As recently reported in Natural News, current economic woes could have a silver lining. A report in the Canadian Medical Association Journal (CMAJ) by Dr. Stephen Bezruchka of the University of Washington’s School of Public Health concluded that the recession might produce health benefits, in part because smoking, excessive alcohol consumption and overeating are likely to decline. Now comes more potential good news about bad times. According to a University of Michigan (U-M) study published in the current issue of the Proceedings of the National Academy of Sciences, the infamous Great Depression resulted in a dramatically increased life span for Americans.
“The finding is strong and counterintuitive,” Tapia Granados, the lead author of the study and a researcher at the U-M Institute for Social Research (ISR), said in a press statement. “Most people assume that periods of high unemployment are harmful to health.”
The research team studied historical life expectancy and mortality data to search for associations between economic growth and population health during the years between 1920 and 1940. They discovered that life expectancy declined during periods of strong economic expansion, such as in 1923, 1926, 1929, and from 1936 to 1937. However, the health of Americans improved in general during the four years of the Great Depression and life expectancy increased from 57.1 years in 1929 to 63.3 years in 1932, according to the analysis. The increase in life span of 6.2 years was found for both men and women.
The U-M researchers investigated rates of death due to the six causes of mortality that were behind two-thirds of all deaths in the 1930s: cardiovascular and renal diseases, cancer, influenza and pneumonia, tuberculosis, motor vehicle injuries and suicide. The strong link between bad economic times and an improvement in health held true for all ages and for every major cause of death, with the exception of suicide.
Why employment is bad for your health
So what’s behind the association between a sick economy and healthier people? The new study didn’t specifically answer that question but Tapia Granados and fellow researcher Diez Roux have come up with possible explanations.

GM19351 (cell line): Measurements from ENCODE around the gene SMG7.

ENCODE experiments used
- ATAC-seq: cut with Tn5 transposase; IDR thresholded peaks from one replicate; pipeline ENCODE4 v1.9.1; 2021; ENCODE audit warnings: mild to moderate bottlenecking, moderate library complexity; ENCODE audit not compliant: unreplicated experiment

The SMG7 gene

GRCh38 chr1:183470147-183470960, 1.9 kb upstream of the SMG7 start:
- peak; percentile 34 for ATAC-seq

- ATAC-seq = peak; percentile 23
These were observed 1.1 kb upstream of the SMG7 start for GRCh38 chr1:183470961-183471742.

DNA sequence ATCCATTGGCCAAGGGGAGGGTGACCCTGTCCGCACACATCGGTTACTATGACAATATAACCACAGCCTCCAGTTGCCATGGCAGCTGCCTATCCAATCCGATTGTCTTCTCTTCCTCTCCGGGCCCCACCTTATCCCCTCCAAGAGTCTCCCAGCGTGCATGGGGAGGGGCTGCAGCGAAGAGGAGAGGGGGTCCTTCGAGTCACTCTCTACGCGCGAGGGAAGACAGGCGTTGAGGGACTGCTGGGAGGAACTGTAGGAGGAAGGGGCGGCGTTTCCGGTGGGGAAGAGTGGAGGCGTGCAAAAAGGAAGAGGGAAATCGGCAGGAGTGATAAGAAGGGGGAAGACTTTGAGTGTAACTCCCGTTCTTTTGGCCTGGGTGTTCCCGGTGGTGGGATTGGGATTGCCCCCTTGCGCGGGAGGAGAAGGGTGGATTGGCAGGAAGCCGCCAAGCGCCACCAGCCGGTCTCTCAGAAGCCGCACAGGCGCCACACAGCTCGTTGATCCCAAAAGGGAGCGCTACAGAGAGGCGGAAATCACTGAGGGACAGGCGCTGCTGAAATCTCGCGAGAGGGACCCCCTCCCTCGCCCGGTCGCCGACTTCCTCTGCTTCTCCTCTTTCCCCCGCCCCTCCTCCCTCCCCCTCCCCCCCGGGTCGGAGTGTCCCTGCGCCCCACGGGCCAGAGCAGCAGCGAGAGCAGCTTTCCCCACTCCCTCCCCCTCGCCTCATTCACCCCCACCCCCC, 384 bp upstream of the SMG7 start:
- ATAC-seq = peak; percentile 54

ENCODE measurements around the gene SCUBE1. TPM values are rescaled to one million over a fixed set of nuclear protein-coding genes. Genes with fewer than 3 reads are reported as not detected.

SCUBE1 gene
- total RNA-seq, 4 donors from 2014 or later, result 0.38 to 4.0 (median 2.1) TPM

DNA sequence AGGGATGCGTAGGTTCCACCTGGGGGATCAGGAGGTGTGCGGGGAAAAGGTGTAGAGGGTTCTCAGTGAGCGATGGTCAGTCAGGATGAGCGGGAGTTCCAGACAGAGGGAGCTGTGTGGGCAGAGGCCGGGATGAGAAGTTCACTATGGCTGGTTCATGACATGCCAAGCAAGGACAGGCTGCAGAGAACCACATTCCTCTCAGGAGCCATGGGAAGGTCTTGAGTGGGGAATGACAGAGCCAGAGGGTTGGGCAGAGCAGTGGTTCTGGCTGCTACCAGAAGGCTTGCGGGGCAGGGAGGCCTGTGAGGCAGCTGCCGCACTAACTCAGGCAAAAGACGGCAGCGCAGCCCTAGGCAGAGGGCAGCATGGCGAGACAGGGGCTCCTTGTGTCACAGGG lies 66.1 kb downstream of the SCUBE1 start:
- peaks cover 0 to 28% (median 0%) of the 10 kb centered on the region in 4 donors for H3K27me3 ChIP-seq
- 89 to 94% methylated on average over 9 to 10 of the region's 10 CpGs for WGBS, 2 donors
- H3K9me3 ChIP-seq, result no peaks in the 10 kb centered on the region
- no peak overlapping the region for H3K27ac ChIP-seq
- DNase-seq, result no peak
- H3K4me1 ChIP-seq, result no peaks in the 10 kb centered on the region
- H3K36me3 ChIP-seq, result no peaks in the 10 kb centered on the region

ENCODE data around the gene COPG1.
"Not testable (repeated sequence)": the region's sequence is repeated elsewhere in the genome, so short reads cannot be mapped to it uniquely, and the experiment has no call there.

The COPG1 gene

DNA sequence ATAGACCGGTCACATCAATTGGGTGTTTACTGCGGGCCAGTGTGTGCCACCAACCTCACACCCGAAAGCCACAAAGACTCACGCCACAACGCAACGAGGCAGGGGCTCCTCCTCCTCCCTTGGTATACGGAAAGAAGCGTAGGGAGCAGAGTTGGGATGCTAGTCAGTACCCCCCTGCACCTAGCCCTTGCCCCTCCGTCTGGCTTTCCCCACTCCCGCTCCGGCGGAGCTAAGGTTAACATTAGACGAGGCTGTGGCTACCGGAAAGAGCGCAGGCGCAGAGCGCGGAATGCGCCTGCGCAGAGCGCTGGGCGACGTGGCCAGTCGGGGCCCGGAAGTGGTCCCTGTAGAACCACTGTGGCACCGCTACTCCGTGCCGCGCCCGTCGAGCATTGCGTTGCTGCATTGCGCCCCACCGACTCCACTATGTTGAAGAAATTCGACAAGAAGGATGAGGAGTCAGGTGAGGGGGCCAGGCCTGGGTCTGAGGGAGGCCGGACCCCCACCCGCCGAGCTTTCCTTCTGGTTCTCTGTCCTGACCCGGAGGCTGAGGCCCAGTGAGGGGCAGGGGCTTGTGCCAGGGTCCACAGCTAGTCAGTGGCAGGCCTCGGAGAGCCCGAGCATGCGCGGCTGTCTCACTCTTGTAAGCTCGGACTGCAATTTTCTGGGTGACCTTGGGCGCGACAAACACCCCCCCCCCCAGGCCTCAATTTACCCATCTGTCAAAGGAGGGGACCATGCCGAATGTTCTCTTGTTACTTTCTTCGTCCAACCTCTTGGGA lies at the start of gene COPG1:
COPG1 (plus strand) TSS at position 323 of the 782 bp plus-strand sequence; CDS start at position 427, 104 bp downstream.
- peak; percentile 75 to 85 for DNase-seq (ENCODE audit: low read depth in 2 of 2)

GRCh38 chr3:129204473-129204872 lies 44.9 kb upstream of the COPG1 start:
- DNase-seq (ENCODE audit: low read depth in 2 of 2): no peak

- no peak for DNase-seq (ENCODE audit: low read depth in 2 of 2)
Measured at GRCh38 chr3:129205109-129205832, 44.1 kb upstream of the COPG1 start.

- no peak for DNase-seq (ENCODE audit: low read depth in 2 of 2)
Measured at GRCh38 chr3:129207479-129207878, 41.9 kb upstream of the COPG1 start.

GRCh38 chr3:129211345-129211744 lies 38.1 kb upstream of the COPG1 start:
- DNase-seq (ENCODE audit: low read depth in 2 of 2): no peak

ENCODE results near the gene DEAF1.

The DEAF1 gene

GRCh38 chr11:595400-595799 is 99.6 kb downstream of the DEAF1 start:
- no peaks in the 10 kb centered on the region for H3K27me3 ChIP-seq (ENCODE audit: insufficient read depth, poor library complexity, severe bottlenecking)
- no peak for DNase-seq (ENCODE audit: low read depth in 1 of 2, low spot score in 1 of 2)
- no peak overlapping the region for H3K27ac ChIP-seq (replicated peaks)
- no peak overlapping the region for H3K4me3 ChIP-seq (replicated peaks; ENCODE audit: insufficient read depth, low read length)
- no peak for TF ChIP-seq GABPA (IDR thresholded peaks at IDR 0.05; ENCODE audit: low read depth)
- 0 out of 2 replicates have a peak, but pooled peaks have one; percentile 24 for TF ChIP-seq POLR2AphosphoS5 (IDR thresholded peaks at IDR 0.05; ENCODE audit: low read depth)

“Working conditions are very different during expansions and recessions,” Granados said in the media statement. “During expansions, firms are very busy, and they typically demand a lot of effort from employees, who are required to work a lot of overtime, and to work at a fast pace. This can create stress, which is associated with more drinking and smoking.”
“Also, new workers may be hired who are inexperienced, so injuries are likely to be more common. And people who are working a lot may also sleep less which is known to have implications for health. Other health-related behaviors such as diet may also change for the worse during expansions.”
On the other hand, during recessions there can be a slower pace at work and that means less stress for workers. There is more time to get extra sleep and less money to spend on unhealthy extras like cigarettes and alcohol, Granados also noted. Moreover, he pointed out that times of economic growth are often associated with increases in air pollution which can negatively impact cardiovascular and respiratory health.
“Social science is not physics,” Granados concluded. “But regularities in the past allow us at least some confidence in forecasting the future. Historical experience tells us that no particular deterioration of mortality is to be expected as a consequence of a recession beyond an increase in suicides which, although clearly important, is of small magnitude compared to the reduced number of fatalities from other causes.”